Jean-Jacques Dordain, Director General of the European Space Agency
Jean-Jacques Dordain has been ESA's Director General since July 2003, having been twice reappointed to the position by the ESA Council. Prior to becoming Director General, he served first as ESA’s Director for Strategy and Technical Assessment and then as Director of Launchers. He initially joined ESA in 1986 as Head of ESA’s Microgravity and Space Station Utilisation Department.
Mr Dordain began his career with the French National Aerospace Studies and Research Agency (ONERA), conducting research on liquid-propellant rocket engines and microgravity experiments. In 1976, he became Coordinator of Space Activities and remained in that post until 1981. It was during that period that he was selected as a French candidate astronaut for the Spacelab programme.
In 1982 he moved to become Director of the General Physics Directorate of ONERA and chaired a number of enquiry boards set up to investigate Ariane launcher ground and inflight anomalies and failures.
Mr Dordain has pursued an academic career in parallel to his professional activities. He was appointed senior lecturer in mechanical engineering at the Ecole Polytechnique from 1977 to 1993 and Professor at the Ecole Nationale Supérieure de l’Aéronautique et de l’Espace from 1973 to 1987. He is also Professor at the University La Sapienza in Rome and Honorary Professor in Graz University in Austria. In 1997 he was invited to be the Executive Secretary of the Evaluation Committee of the Japanese space agency (NASDA).
Jean-Jacques Dordain is a member of the French Académie des Technologies and the Académie de l’Air et de l’Espace. He has been awarded France’s Legion d’Honneur and Ordre National du Mérite.
While at the helm of ESA, Mr Dordain has presided over a long string of successful Ariane launches carrying important space science missions, such as the Rosetta comet chaser (2004) and the Herschel and Planck cosmic explorers (2009). In addition, a number of key Earth observation satellites, such as GOCE (2009) to study Earth's gravity field, SMOS (2009) to investigate soil moisture and ocean salinity and CryoSat (2010) to study floating ice in the polar oceans and ice sheets, have been brought into orbit, albeit in those instances by Russian launchers.
In the area of human spaceflight and microgravity, Mr Dordain has been witness to the successful launch of the Columbus laboratory to form a crucial part of the ISS in 2008.
Two Automated Transfer Vehicles were also lofted to the International Space Station by Ariane 5 in 2008 and 2011.
In parallel to these programmatic successes, Mr Dordain has been instrumental in the Agency’s development at an institutional level. He has given specific impetus to institutional relations and to the development of new partnerships, as well as initiating a new field of security-related space activities at ESA. He has also been a driving force behind the renewal and evolution of existing international partnerships.
Since 2003, the membership of ESA has grown from 15 to 19 (soon to be 20) Member States and ESA has welcomed six new countries as European Cooperating States (Hungary, Czech Republic, Romania, Poland, Estonia and Slovenia) thus reflecting the political importance of the EU as a growing actor in space. Since October 2011 all EU countries not yet members of ESA may attend its governing body, the Council, as observers on specific items.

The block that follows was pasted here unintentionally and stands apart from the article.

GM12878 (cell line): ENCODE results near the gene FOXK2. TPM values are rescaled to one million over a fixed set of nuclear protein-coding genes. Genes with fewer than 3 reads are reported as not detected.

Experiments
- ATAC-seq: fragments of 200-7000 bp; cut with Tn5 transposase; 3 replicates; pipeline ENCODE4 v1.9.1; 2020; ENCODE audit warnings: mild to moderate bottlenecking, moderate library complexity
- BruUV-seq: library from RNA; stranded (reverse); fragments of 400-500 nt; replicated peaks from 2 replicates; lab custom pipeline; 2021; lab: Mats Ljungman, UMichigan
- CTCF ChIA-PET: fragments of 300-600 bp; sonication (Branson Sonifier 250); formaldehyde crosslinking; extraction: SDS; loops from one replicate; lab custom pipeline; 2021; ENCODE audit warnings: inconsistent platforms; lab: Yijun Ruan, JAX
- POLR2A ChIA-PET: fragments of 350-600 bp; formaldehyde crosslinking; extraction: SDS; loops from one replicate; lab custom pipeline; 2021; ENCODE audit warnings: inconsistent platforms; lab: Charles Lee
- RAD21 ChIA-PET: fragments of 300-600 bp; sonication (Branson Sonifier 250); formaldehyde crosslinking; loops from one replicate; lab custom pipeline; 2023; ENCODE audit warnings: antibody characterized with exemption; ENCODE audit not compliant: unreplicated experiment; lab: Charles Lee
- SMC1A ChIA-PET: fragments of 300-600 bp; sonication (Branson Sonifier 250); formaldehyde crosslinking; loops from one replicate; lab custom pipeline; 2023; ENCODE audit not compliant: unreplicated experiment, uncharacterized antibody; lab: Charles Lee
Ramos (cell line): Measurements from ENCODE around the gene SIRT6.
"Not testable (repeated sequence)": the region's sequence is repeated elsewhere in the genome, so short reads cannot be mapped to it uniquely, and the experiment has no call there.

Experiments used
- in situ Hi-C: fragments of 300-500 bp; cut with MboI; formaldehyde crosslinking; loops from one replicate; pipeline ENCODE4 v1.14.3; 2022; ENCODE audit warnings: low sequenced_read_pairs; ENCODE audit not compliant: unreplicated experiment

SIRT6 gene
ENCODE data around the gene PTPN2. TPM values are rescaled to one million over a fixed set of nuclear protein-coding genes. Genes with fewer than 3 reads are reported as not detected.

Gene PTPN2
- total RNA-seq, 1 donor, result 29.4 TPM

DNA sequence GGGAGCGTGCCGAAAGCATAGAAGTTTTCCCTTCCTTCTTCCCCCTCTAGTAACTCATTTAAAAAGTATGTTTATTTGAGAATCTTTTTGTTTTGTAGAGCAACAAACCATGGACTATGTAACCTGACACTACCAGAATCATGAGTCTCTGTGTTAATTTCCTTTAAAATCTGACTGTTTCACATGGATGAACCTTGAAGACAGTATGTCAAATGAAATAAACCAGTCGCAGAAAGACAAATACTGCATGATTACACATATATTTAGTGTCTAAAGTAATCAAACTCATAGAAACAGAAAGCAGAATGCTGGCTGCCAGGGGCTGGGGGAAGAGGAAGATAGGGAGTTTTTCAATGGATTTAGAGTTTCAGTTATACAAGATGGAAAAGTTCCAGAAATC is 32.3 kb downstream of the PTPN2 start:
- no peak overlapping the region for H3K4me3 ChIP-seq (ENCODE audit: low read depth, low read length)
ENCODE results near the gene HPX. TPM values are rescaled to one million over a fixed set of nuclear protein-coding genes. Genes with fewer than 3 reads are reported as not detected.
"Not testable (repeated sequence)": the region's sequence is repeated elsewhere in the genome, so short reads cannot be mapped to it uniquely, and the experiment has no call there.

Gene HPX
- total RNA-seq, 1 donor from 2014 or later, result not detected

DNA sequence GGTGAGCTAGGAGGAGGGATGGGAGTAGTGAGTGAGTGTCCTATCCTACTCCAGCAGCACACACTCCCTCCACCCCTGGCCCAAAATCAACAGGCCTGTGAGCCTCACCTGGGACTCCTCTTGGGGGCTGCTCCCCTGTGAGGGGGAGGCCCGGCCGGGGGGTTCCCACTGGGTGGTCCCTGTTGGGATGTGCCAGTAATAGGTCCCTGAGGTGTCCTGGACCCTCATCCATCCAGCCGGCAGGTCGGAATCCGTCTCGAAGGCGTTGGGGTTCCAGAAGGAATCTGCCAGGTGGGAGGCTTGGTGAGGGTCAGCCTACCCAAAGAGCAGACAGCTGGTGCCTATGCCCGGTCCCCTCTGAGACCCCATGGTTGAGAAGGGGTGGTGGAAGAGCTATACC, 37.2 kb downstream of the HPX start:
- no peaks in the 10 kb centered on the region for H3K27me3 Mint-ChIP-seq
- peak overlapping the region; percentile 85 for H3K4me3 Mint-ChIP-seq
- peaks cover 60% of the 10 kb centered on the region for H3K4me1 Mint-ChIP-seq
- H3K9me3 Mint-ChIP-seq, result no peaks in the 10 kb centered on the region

Since first assuming his responsibilities as Director General, Mr Dordain has nurtured ESA's relationship with the European Union and its institutions. Within the ESA/EU framework agreement established in 2004, ESA has drawn up together with the European Commission a European Space policy as a common political framework for space activities in Europe. Within this set-up, ESA has been entrusted with managing the technical development of the EU’s two flagship space programmes: Galileo for satellite navigation and GMES, for monitoring the environment and security.
Mr Dordain has been instrumental in sealing several key partnerships with industry and commercial operators: Hylas-1, launched in November 2010, was developed with the UK operator Avanti to provide broadband services to previously underserved users. Alphasat, to be launched in 2012 and operated by Inmarsat, and the SmallGEO platform, in partnership with Hispasat and to be launched in 2013, will shape the new commercial offer through technological progress in satellite communications. As of 2014 the European Data Relay System – another prime example of a PPP, in this case with Astrium – will make it possible to provide observation services in minutes rather than hours.
With Mr Dordain in office, ESA has begun creating links, both programmatic and political, with the security and defence world with the creation of the Structured Dialogue on space and security, which brings together the EU Council, European Commission, European Defence Agency (EDA) and ESA. Additionally, an administrative arrangement with EDA was concluded in June 2011, giving rise to programmatic cooperation.
Mr Dordain’s leadership has enabled the Agency to consolidate and enhance several successful international partnerships. To name but a few, he has set in train the long-term cooperation with the US on the robotic exploration of Mars, the launching of Russia’s Soyuz rocket from Europe’s Spaceport in French Guiana, and the first ever cooperation with China in the field of space science. He has also begun an ambitious programme of scientific cooperation with Japan, both in planetary exploration with BepiColombo, and in Earth sciences with the EarthCARE programme. Mr Dordain has been key in ensuring the extension of the International Space Station’s operational life to 2020, an extension which on the European side was accompanied by the recruitment of six new astronauts in 2009.
Last update: 7 December 2011